Content Options are now available to self-hosted WordPress sites with the latest version of Jetpack (4.5). Theme developers can add support for Content Options by following the Jetpack guide.
Let’s look at the main features of Content Options in more detail.
Users can choose between displaying the full content of each post or an excerpt on the blog and category, tag, and date archive pages, as well as search results.
Default Blog Display
If a theme displays either an excerpt or the full post depending on the post’s post format, theme developers can add a “Default” blog display option to let the theme keep its default blog display settings. For example, by default a theme might always displays posts with the Quote post format as the full post, so a quote is never truncated, while other post formats like Standard might be always displayed as an excerpt.
On the single post view, users can opt to display the name and bio of the post’s author. This information comes directly from the author’s profile at Users → Your Profile, and their Gravatar image.
The post details section allows users to show or hide the post date, categories, tags, or the post author’s name.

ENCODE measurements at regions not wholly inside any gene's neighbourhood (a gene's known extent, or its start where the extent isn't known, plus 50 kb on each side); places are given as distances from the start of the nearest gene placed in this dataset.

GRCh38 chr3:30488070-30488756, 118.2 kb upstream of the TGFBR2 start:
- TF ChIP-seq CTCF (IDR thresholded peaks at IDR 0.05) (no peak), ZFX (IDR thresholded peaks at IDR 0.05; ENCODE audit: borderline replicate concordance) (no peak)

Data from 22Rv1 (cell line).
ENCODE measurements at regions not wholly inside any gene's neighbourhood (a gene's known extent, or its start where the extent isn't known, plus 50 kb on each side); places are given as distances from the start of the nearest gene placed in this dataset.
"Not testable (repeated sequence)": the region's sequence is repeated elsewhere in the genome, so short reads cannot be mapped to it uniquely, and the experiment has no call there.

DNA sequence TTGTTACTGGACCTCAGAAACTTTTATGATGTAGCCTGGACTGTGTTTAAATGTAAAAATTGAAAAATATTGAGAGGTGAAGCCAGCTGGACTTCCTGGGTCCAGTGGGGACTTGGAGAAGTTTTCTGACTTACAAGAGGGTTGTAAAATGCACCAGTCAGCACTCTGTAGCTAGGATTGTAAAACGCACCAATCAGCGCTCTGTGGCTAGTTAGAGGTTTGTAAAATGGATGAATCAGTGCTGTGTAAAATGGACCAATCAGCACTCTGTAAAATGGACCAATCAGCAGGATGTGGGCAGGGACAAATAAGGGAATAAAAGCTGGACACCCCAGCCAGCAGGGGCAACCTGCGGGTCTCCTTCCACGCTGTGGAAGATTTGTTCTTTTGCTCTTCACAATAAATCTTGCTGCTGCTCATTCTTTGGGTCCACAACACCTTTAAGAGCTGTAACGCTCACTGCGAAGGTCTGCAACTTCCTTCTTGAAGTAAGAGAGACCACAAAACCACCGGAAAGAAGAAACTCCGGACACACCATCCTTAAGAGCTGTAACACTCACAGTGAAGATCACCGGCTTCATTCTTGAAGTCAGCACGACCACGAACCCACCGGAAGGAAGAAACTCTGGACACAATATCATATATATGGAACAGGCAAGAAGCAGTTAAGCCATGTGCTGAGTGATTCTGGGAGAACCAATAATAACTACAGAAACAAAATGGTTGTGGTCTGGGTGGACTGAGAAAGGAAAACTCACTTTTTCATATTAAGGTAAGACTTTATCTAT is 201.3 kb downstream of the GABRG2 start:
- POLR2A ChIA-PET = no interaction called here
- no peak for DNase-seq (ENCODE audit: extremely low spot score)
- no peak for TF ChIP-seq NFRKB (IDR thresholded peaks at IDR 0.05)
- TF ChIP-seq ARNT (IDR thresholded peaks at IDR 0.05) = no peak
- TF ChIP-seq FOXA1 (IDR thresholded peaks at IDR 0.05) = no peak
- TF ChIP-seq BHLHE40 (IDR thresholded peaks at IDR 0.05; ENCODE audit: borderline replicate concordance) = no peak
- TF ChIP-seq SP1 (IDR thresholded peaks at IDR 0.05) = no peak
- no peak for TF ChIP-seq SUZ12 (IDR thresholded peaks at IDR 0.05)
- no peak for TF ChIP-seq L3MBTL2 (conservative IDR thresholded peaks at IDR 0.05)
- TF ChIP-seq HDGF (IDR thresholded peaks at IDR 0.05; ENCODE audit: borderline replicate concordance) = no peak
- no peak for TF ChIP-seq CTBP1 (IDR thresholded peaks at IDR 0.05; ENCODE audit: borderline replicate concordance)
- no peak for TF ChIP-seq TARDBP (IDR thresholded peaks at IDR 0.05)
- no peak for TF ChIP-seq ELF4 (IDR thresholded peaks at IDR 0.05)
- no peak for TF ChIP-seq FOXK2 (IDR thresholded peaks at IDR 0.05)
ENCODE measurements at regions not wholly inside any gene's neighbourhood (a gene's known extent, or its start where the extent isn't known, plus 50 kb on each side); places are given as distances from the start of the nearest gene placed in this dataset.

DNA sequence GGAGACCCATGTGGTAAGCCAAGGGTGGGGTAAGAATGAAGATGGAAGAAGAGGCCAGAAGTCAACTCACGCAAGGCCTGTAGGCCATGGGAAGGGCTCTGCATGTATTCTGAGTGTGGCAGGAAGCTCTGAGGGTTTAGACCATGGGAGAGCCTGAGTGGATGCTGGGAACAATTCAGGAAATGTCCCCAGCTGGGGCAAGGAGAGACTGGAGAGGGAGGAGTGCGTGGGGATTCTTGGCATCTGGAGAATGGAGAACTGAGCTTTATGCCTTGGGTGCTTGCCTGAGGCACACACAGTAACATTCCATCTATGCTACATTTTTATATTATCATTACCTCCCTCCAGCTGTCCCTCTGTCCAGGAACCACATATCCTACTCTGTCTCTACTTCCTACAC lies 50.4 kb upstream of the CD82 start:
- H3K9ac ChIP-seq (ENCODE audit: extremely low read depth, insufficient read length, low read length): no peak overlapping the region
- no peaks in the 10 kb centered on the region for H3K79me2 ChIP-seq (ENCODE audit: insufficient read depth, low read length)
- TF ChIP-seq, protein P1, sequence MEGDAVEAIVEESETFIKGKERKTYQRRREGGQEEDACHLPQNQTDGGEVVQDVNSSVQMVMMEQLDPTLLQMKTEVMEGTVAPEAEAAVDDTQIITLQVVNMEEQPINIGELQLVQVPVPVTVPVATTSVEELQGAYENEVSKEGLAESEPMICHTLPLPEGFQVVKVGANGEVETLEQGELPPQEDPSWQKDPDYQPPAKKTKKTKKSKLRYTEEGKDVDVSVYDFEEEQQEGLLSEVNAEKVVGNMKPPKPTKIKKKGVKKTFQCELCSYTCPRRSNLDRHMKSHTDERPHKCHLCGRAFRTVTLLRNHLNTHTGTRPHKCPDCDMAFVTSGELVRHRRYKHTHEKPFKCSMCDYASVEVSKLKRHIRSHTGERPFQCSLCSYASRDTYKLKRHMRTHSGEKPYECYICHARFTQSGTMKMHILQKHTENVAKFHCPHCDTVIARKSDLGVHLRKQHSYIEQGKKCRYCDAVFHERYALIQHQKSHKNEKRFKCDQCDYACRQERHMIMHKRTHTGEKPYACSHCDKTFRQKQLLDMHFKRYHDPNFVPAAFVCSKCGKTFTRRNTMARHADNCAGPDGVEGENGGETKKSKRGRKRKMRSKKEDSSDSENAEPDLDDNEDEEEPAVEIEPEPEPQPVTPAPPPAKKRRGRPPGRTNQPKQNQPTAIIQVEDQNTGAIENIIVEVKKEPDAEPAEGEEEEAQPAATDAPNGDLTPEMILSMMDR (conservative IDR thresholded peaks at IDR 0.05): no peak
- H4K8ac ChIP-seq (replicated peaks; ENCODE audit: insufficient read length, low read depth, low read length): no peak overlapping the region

Users can choose whether to display featured images on single posts and pages. They can also opt whether to display featured images on blog and archive pages, which include category, tag, and date archives as well as search-results pages.
WordPress.com users have loved the flexibility Content Options gives them. We’re very pleased that self-hosted sites can now benefit as well!
During the process of creating my first public WordPress theme one thing was very important to me – I wanted the theme to be useful to as many people as possible. To reach this goal, I knew that I would need to make sure that my theme could be used in any language. Luckily, WordPress core provides a few different functions that makes this pretty easy to do. If this is a new topic for you, please read more about Internationalization for WordPress Developers in the codex.
Writing files from code, whether it be from a theme or from a plugin, is generally bad mojo. However understanding why you shouldn’t is confusing to many, and then understanding why you shouldn’t do-it-yourself and should use the WP_Filesystem is even more confusing.
A great writeup by Otto on how, why, and when to use WP_Filesystem to write files from a WordPress theme or plugin, including code samples and a demo plugin.